Mistrust your camera's light meter
I'm going to try to keep this one short and sweet. (Wish me luck!) I am going to over-simplify, glossing over varieties of light-metering such as "average", "centre-weighted" or "spot", and if anyone wishes more detail on those, then you know where to find me.
Camera meters have also long had various "smart" metering features, with which they can give great exposures in atypical situations, without the photographer having to grapple with settings.
Nonetheless, I see a lot of bad exposures.
Can I just say that so plainly, in this age of political-correctness?
I see a lot of bad exposures. (Many of them are my own, except you will never see them. But it happens to all of us.)
I use the completely-invented figure of 10%. Leave your settings alone, using one of several automatic exposure modes, and 90% of the time, you'll be happy. But I find a 10% failure-rate excessive. (Don't you?)
Apologies to the cherished person who made this recent cell-phone photo, but it does illustrate a limitation of even the most modern technology, if it does not allow you control. We had strong back-lighting, and we all ended up a bit too dark.
We like having a nice memento of the occasion, and it does provide that.
Me, over-exposed. Again a cell-phone camera (but other cameras do this too), confused I presume by all of the dark in the image.
Happily, we can tame undesirable exposures, with "real" cameras (and sometimes with phone-cameras - different topic), fairly readily. Let me explain.
Compensate your exposure. Pretty all digital cameras have that ability these days, so if you use some sort of automatic setting, but an individual photo comes out too dark or too bright, then adjust it.
Pardon me for repeating myself. I have touched on this previously, here and here.
With digital cameras, you can tell if you like the camera's chosen exposure on the camera's own view-screen, either before or after you made the exposure. (If you only figure it out after, then you have to take another shot.)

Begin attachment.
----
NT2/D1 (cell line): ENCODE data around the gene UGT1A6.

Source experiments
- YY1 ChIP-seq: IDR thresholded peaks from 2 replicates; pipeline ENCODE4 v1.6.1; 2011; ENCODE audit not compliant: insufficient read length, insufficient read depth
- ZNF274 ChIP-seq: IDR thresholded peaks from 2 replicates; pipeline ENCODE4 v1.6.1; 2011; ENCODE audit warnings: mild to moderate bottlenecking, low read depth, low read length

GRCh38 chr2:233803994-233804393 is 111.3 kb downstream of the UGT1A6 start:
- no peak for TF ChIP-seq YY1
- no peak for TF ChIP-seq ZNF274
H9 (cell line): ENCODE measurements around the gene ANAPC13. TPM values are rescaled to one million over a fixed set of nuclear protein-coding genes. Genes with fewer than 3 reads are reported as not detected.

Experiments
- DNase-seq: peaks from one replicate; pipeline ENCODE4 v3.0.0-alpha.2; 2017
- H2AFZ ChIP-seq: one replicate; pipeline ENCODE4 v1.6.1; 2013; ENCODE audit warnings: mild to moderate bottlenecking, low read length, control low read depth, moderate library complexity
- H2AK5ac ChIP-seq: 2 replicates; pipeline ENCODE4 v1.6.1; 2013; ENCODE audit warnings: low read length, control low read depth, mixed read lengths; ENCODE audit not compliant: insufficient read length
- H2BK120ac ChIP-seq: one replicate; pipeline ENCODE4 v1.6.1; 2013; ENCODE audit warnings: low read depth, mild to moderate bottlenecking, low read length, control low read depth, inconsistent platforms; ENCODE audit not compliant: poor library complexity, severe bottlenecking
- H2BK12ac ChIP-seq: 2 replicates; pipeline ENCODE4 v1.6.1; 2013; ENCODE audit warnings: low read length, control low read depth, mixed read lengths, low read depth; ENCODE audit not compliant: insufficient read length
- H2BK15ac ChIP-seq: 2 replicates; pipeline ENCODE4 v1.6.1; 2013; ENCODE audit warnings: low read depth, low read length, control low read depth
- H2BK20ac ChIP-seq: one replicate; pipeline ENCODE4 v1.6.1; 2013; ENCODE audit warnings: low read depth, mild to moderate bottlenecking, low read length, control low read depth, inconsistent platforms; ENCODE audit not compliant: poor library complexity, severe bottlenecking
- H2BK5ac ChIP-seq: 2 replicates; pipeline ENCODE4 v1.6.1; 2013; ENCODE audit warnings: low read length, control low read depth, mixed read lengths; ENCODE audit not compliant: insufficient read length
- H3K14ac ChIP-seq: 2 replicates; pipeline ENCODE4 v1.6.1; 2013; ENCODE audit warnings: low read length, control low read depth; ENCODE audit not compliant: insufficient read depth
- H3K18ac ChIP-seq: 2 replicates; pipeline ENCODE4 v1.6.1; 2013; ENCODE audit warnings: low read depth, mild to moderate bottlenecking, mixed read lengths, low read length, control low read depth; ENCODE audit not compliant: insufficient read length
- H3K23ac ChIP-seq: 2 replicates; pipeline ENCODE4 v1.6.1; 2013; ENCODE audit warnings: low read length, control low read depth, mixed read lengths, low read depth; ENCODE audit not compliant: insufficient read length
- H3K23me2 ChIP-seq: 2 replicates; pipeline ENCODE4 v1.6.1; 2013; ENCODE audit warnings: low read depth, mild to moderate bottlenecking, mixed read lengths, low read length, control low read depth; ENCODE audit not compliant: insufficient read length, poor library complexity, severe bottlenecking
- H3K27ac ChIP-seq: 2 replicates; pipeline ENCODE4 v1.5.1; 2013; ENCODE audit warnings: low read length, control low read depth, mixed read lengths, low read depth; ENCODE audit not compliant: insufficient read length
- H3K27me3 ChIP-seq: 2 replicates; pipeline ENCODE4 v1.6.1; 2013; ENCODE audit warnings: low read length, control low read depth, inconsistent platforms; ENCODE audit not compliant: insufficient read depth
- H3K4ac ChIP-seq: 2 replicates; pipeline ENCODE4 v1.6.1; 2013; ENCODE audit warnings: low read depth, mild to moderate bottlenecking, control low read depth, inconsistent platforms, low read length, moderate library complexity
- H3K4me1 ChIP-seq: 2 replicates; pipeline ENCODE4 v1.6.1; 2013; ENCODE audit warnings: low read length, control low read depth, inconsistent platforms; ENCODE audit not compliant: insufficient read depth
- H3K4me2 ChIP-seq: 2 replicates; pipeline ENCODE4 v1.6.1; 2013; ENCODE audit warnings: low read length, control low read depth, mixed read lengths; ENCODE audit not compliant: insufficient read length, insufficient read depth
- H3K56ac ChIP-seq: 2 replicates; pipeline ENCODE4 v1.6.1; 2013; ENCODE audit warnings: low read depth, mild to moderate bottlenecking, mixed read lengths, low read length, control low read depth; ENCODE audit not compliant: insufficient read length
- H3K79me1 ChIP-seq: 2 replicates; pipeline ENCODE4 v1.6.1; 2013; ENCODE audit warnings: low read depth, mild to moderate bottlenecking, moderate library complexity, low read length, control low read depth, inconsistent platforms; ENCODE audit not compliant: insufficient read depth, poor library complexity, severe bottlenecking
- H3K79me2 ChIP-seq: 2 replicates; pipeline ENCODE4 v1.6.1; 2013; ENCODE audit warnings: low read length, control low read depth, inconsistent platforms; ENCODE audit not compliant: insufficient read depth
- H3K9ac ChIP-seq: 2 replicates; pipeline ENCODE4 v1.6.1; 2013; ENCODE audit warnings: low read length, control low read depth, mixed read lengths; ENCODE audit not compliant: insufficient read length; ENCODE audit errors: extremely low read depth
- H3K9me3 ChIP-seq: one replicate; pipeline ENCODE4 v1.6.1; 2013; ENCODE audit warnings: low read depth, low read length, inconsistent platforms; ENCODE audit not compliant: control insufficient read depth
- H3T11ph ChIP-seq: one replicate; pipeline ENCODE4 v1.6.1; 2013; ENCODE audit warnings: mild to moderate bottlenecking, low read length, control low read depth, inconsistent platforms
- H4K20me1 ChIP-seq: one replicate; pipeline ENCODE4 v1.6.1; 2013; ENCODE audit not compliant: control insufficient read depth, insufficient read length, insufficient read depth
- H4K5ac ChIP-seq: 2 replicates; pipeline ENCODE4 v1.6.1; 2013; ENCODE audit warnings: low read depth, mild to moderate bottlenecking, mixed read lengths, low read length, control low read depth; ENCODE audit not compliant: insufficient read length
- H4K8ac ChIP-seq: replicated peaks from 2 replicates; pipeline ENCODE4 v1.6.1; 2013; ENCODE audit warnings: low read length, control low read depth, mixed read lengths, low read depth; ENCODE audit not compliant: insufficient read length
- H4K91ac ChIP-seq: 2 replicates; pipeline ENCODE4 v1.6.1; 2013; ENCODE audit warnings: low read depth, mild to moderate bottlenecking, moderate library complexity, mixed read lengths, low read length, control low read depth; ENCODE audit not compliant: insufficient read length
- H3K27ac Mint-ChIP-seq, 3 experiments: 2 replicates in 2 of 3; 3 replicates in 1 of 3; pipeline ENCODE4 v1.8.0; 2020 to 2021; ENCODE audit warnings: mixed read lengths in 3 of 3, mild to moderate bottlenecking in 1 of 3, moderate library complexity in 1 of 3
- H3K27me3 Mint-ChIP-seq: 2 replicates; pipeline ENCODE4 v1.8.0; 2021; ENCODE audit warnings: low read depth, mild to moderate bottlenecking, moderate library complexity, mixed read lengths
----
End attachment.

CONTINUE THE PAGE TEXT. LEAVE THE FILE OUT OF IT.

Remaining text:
You might have to dig out your owner's manual, just for this one little thing. You might not: the button almost always looks like this:
You may or may not have to hold the button down while turning some dial or pressing some other button. A little scale will pop up somewhere, and you can make your exposure brighter (e.g. +1) or darker (e.g. -1). Often, the setting remains on the screen until you reset it to zero, and remember to do that when you have finished.
(Another way around poor exposures requires the use of full-manual mode, controlling ISO, aperture and shutter speed explicitly yourself. I will leave that for another day.)
this is the best piece of advice that I have to give!!!
I use exposure-compensation constantly when making photographs. It's simple, and makes a huge difference. (Impress your friends!)
There! We're done. You can use exposure-compensation.
But may I show you some examples?
-exposure compensation "0". The camera got it right. (I chose the aperture and ISO, and it chose the shutter speed.) There are dark areas in the photograph (more than at first meet the eye), but the light is generally even from corner to corner - minimal shadow, for example.
Most of this scene looks a little dark - appropriately, or at least, intentionally - except for one lighter-toned door; but the camera got it right without any input from me. Check out Balleycanoe.
Think of a spot-lit performer on a dark stage. The camera won't usually cope very well with that exposure, if left to its own devices. I don't have any photographs of my own quite like that, but these will serve to illustrate the point.
-minus 1 stop, i.e. decreasing the exposure. Otherwise the foreground would get too bright (because the camera's light meter aims for neutral), and the sunrise - a spot of light - would flare too much. That's the spot-light dilemma and its solution: close down the exposure.
-minus 1.5 stops, i.e. decreasing the exposure. Otherwise the light-meter will set an exposure to make the blacks look grey; not a typical "spot-light" image, but the idea remains that the scene is mostly very dark, with a few small areas of bright light. (Check out Upper Canada Village.)
-plus 1/2 stop, i.e. increasing the exposure only a little, to deal with the twin problems of back-lighting and a bright subject. Note that the light comes from the left and leaves the side of the ship in shadow, against a bright sky and bright water, so the camera's meter will try to make the scene darker; note also all of the white, a neutral exposure tending to make whites come out looking too grey; in this case, it only took +0.5 stops of extra exposure, but the photograph looks better that way than with no adjustment. (Check out Chi-Cheemaun.)